You’re absolutely right. And Japan’s national team uniforms have always been some of the most popular among soccer fans around the world. This year is no different. Adidas — which has supplied the National Team’s uniforms for well over 20 years now — has brought out these origami-inspired designs. So once again, you’re seeing an integration of Japanese culture and history into the uniform that the players are wearing. And that’s very important. This design was leaked in Blue Lock, a popular soccer manga and anime, which is another reminder of just how much Japanese pop culture has contributed to Japanese soccer culture. There’s also a sort of what they call fashion kits, these pink-and-green uniforms that were designed in collaboration with NIGO, the man behind the Bathing Ape brand, this is another reminder of how much of a role Japan has taken in the greater global soccer culture.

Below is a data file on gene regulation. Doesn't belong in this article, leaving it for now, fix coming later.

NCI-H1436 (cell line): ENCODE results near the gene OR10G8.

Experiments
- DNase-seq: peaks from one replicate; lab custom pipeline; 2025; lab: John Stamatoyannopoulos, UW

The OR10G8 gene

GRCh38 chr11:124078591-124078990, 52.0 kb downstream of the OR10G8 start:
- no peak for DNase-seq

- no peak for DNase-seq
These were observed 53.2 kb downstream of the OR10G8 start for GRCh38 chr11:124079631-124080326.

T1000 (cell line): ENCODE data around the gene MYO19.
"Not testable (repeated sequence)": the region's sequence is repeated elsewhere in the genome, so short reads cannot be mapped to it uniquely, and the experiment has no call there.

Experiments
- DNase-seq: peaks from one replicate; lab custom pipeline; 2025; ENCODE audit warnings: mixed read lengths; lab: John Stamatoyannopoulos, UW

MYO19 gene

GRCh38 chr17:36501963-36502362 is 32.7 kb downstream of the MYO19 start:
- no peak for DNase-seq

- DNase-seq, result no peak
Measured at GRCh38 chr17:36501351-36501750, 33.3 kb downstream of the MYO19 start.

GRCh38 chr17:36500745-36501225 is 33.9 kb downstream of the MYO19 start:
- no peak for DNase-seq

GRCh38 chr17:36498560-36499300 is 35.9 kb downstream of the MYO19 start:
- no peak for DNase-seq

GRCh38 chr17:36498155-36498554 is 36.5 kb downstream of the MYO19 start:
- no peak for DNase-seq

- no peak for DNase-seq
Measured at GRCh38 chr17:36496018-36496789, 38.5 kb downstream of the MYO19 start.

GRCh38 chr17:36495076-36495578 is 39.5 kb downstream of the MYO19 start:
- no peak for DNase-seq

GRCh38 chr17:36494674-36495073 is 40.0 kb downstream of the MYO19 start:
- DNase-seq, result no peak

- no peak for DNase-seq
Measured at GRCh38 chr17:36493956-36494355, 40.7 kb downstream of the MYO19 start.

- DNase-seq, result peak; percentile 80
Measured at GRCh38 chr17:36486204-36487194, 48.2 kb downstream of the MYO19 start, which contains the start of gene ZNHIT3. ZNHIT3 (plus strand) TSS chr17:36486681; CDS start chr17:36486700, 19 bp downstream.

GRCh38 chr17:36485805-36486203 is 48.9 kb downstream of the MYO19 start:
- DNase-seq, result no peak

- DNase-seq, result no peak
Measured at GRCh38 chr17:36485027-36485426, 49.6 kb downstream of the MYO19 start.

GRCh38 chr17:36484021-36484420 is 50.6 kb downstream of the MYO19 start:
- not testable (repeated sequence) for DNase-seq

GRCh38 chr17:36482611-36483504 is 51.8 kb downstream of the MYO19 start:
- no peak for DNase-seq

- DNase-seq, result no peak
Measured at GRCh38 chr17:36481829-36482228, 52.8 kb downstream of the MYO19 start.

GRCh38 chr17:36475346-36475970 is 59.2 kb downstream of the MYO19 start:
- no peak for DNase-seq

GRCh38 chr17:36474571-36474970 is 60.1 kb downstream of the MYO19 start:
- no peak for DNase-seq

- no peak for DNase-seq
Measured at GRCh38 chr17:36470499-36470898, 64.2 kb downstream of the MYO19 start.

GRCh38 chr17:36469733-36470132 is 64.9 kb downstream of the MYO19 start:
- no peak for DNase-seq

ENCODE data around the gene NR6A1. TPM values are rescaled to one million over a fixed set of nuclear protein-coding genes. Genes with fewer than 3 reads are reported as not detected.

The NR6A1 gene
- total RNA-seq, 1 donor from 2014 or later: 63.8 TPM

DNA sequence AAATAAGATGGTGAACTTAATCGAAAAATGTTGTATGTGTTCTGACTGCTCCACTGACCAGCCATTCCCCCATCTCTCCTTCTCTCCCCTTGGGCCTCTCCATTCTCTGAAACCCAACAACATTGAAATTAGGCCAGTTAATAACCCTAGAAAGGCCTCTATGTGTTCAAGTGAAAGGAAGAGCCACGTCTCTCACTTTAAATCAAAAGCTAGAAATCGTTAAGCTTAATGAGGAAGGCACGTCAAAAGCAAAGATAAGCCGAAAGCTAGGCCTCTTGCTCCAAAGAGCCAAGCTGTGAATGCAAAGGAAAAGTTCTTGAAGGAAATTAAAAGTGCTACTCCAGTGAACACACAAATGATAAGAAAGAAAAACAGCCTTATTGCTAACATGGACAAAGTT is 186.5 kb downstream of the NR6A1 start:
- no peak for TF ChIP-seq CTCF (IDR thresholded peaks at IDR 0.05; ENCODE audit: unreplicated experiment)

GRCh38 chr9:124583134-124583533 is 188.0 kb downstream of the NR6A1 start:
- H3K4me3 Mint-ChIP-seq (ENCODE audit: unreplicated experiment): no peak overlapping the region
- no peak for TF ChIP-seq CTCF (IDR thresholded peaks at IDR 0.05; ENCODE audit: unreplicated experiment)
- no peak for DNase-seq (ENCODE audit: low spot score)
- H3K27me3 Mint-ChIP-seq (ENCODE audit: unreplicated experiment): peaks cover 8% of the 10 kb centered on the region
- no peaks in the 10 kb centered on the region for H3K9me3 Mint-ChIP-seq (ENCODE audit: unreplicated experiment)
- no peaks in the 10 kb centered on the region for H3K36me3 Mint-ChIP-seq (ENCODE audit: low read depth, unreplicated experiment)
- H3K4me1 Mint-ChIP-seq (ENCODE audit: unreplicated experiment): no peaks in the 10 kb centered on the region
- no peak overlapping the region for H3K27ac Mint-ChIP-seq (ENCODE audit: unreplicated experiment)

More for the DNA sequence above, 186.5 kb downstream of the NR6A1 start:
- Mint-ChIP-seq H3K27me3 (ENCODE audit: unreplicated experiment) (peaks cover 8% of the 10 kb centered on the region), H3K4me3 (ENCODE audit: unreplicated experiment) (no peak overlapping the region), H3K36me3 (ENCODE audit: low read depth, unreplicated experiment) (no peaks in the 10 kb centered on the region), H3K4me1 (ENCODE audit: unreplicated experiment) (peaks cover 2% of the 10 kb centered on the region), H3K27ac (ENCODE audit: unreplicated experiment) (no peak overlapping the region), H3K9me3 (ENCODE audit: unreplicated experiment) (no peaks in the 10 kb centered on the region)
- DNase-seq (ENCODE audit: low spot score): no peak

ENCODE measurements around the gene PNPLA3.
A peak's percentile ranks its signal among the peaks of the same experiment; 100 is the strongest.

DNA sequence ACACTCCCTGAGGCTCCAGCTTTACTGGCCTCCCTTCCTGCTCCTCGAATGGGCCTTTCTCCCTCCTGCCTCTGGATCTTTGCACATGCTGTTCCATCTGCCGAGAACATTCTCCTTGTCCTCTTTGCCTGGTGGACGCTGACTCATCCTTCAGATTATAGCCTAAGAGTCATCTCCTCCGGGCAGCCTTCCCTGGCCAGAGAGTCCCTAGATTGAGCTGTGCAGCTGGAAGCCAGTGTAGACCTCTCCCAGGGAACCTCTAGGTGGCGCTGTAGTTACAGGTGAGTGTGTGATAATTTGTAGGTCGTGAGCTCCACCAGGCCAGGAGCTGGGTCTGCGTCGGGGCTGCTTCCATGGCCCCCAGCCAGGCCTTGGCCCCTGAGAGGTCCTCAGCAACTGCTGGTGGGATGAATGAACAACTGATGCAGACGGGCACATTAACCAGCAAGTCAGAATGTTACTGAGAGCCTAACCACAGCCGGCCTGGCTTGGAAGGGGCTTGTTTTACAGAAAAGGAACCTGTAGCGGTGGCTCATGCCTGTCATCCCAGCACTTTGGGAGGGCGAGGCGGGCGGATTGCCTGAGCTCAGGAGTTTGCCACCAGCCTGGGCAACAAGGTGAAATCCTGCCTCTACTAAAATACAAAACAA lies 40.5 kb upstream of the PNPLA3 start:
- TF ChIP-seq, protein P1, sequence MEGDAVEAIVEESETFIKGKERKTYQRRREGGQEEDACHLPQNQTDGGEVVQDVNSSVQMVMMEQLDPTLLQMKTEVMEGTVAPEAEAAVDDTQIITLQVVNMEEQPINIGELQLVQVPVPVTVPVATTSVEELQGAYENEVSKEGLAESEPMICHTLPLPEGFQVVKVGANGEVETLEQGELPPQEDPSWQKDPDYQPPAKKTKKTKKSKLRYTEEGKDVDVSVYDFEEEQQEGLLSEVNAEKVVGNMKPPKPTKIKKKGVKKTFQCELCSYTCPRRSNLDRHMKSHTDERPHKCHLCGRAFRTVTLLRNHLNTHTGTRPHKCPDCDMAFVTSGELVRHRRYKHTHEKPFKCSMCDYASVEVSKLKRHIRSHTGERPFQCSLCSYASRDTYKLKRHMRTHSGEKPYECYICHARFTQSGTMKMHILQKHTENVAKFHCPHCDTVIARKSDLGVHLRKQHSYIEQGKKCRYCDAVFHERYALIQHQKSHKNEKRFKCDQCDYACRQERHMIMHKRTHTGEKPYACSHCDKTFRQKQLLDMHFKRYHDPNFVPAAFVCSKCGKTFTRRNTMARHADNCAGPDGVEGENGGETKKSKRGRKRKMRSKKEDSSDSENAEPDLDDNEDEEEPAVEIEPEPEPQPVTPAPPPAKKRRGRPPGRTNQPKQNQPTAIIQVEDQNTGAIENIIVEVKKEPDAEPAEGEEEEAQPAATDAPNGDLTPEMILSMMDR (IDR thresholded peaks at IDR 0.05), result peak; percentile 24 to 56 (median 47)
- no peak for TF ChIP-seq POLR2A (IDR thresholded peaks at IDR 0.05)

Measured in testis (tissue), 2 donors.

Jason Jenkins  10:03
Okay, so now we know the players. So let’s set the stage and talk about this World Cup in particular, what are some of the storylines in 2022 thus far?
Dan Orlowitz  10:13  
Well, Jason, the fact that we’re talking about a World Cup in November shows you how unusual a World Cup this will be. Qatar will be the first Middle Eastern country to host the World Cup. Their selection in 2010 was incredibly controversial. Throughout the preparation process these last 12 years, they have been accused of human rights violations in terms of how the workers building the stadiums and other facilities have been treated. The country has been criticized for its stance on LGBTQ people. And there have been concerns raised over whether gay fans will be safe attending this World Cup or as safe as they have been in the past. 
And more recently, there has been controversy over FIFA’s Supreme Committee, the organizers of this World Cup paying for fans to come — covering their flights, tickets, hotels and all that — if they say good things about Qatar and about this World Cup on social media, and refrain from criticism and even report people who are criticizing Qatar.
Jason Jenkins 11:23